“It’s literally those two people getting into a room and talking honestly with each other, and there’s nothing more amazing than that.”
Her blue eyes stare into the camera, with lips parted slightly, and her thumb and index finger are extended outward. She’s not smiling, but she’s not frowning, either. The words “thunder thighs” are written along her fingers, and her headshot is captioned, “I am not my body image.” Her insecurity is out in the open, written in black marker for the world to see. This girl, however, does not look afraid. She does not look weak. In the words of the photographer, Steve Rosenfield, she is empowered—and taking ownership of her insecurity without letting it define her.
This girl’s name is Amanda, and she was the very first person to be featured in “What I Be,” a photography project started by Rosenfield in order to “build security through insecurities.” This past week, Rosenfield brought his Boston accent and impressive dreadlocks to campus, taking photographs of students as part of the Undergraduate Government of Boston College’s (UGBC) Be Conscious mental health initiative. The six-day campaign culminated in an unveiling event on Monday night, during which Rosenfield, along with several other student participants shared their stories.
The “What I Be” project has four steps: individuals have their insecurities written on their hands or faces; pose for a headshot without smiling; have it uploaded to Facebook; and provide a caption with their insecurity, preceded by “I am not.” Each photo follows the same format, but the “What I Be” project is anything but formulaic—it allows participants to be open and honest about themselves in the hopes of encouraging and empowering others who are experiencing similar struggles.
“I am not my fragility.”
Rosenfield may spend up to 10 hours a day talking to his participants, but he was not always so open—with himself or with his friends and family. After graduating from high school in Brockton, Mass., he immediately entered the workforce, and he eventually ended up at a computer company called Thomson Financial in Boston. During that time, Rosenfield explained, he was a completely different person—more materialistic, closed off, and unhappy with his situation. “I was just done with the corporate world,” he said. “It wasn’t where I wanted to be, and it wasn’t fulfilling me, so that’s why I chose to quit.”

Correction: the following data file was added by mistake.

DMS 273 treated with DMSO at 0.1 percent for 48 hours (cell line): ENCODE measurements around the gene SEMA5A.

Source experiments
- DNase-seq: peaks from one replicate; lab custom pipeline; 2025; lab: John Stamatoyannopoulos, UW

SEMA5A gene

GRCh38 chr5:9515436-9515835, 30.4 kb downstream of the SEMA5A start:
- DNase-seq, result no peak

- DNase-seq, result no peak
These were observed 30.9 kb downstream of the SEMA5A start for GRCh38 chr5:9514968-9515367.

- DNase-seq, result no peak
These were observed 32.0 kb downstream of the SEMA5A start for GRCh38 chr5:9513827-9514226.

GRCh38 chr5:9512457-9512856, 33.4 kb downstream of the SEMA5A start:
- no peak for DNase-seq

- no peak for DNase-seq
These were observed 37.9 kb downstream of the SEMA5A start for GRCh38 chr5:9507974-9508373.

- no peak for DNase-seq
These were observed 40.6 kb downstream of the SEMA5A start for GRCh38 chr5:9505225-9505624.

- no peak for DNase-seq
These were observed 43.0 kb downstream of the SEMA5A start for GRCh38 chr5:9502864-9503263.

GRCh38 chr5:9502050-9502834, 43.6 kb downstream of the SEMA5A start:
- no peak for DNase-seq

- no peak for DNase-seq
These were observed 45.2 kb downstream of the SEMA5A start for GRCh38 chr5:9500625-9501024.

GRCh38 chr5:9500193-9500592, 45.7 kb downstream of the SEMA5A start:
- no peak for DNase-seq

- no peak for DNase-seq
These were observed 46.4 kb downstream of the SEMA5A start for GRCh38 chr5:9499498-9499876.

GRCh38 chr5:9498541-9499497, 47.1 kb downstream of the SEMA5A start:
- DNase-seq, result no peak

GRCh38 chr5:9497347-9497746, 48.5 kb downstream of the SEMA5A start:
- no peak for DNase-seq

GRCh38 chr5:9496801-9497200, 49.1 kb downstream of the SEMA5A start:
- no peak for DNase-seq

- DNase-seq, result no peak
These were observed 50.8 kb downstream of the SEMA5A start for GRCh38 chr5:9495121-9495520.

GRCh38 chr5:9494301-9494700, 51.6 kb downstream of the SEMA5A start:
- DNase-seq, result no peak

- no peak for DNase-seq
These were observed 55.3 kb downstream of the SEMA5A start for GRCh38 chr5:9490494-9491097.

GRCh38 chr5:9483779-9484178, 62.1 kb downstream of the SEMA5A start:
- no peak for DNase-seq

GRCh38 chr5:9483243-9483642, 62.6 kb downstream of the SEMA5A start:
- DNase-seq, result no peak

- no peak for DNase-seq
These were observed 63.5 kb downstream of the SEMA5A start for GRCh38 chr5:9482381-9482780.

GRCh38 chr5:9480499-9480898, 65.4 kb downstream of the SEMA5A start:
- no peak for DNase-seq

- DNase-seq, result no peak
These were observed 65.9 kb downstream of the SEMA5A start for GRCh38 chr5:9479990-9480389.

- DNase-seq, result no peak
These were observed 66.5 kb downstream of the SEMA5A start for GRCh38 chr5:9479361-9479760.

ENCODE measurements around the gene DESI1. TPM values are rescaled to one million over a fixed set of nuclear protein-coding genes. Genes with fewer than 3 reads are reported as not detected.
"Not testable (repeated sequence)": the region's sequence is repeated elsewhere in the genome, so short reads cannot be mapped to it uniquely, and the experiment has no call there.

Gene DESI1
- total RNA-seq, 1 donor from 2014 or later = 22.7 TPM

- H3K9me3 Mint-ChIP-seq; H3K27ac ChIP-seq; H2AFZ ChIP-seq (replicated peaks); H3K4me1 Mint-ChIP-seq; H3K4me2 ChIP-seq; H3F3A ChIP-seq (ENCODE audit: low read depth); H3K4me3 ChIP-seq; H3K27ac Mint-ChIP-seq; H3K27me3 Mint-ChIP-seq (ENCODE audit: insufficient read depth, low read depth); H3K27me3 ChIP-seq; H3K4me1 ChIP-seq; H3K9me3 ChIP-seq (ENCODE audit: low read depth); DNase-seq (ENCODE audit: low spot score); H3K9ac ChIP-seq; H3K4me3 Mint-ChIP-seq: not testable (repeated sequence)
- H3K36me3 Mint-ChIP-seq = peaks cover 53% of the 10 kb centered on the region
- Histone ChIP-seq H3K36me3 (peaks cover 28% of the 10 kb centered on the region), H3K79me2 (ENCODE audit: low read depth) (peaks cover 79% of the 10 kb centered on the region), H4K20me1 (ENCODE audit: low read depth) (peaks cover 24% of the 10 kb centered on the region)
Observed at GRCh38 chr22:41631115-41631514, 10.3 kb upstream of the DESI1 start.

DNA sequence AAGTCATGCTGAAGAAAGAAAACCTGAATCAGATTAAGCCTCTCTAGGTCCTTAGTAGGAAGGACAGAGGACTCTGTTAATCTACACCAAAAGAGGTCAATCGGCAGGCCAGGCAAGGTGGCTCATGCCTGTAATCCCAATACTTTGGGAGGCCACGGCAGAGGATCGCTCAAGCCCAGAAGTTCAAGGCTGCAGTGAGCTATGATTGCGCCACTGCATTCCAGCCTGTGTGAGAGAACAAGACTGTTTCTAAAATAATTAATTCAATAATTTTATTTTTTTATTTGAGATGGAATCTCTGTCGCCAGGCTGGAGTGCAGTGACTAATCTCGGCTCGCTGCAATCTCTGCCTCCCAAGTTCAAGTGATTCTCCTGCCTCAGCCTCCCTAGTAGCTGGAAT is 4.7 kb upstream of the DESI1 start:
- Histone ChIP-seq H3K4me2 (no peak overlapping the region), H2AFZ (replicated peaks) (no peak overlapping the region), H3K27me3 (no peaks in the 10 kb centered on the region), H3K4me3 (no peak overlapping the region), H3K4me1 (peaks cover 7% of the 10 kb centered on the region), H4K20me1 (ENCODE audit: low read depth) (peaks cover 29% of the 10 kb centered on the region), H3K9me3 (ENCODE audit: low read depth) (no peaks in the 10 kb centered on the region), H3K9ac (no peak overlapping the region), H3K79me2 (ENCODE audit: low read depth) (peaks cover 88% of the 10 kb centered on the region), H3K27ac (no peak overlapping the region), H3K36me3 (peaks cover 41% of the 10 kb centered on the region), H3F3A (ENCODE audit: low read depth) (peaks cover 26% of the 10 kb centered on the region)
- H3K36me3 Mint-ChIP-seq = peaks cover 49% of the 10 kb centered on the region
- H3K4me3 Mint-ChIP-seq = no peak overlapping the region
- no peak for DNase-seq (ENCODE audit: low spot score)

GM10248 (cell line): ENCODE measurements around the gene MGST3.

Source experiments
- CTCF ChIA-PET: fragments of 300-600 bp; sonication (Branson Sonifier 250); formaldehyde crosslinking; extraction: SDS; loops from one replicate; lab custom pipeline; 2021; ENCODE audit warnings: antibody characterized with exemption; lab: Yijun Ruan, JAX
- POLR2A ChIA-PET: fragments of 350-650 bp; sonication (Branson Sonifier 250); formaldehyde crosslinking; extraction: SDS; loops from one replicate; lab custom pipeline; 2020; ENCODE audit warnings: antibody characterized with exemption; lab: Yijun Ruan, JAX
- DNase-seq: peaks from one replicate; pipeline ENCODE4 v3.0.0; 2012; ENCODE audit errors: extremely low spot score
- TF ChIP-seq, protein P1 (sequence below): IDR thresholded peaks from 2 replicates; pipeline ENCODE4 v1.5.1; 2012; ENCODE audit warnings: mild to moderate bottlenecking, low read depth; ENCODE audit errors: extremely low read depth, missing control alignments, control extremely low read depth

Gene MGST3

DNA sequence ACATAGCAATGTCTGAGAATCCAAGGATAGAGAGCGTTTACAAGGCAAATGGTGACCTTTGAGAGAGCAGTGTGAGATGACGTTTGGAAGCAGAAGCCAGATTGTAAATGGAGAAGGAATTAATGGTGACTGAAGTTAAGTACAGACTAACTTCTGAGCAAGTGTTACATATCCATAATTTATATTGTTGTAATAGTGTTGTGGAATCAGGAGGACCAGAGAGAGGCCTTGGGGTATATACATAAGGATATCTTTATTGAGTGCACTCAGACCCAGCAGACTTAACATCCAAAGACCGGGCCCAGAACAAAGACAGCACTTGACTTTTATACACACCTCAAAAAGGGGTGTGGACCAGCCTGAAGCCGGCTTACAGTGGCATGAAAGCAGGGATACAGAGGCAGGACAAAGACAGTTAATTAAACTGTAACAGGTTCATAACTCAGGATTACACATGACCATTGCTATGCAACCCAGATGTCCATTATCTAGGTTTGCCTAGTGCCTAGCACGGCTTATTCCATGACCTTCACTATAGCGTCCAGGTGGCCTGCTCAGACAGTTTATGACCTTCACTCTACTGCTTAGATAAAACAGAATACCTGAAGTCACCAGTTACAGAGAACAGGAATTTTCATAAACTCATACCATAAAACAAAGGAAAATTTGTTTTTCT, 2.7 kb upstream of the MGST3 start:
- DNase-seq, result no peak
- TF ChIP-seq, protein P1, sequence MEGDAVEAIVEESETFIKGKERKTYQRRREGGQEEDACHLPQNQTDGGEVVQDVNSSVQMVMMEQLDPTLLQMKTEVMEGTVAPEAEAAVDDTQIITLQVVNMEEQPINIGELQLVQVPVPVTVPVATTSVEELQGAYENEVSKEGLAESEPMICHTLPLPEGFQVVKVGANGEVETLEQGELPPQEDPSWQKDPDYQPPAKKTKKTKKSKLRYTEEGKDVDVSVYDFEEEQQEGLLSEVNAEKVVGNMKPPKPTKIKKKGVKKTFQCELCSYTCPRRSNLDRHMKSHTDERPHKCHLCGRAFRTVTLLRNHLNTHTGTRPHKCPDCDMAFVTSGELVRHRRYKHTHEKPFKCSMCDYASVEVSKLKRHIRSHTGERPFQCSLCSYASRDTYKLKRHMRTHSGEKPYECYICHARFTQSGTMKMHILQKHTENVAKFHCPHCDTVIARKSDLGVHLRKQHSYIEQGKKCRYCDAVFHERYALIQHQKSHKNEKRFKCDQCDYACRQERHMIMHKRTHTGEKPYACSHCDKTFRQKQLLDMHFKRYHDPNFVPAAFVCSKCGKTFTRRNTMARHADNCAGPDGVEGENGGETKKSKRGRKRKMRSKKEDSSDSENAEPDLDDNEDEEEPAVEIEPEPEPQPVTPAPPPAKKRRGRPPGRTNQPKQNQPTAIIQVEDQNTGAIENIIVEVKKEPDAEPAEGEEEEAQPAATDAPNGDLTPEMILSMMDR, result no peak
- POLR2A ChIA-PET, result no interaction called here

With no job, and no commitments, Rosenfield took up rock climbing for the next few years—traveling, journaling, and picking up photography as a hobby. In 2008, he befriended musician Michael Franti and began taking photographs of his concerts, which eventually led him to shooting more live shows from artists such as Dispatch and Ben Howard.
For Rosenfield, the magic didn’t happen at these concert venues. It happened one night in 2010, when he was playing around with his camera and started photographing his friend Amanda. “I took a picture, and the minute I saw it is when I knew: that was my vision of the project,” he said. “I wanted it to be really raw and dramatic.” Rosenfield uploaded the image to Facebook and received lots of positive feedback from others who wanted to learn more and become involved in the project.
And thus, “What I Be” was born.
“I am not my shield.”
The project’s name comes from one of Franti’s songs of the same title—a song about being who you are and accepting your differences and flaws. Rosenfield seeks to convey a similar message through his photography, and he has found that people are quite open during the process. It’s just Rosenfield, his subject, and the camera—which allows for honest and uninhibited conversation.
“The cool thing about it is, I’m not a professional,” he said. “I’m not a therapist, so I don’t have to be careful of what I ask. I’m speaking as a friend, and I’m 100 percent open. I ask any questions I want, and they can ask any questions they want. It’s literally those two people getting into a room and talking honestly with each other, and there’s nothing more amazing than that.”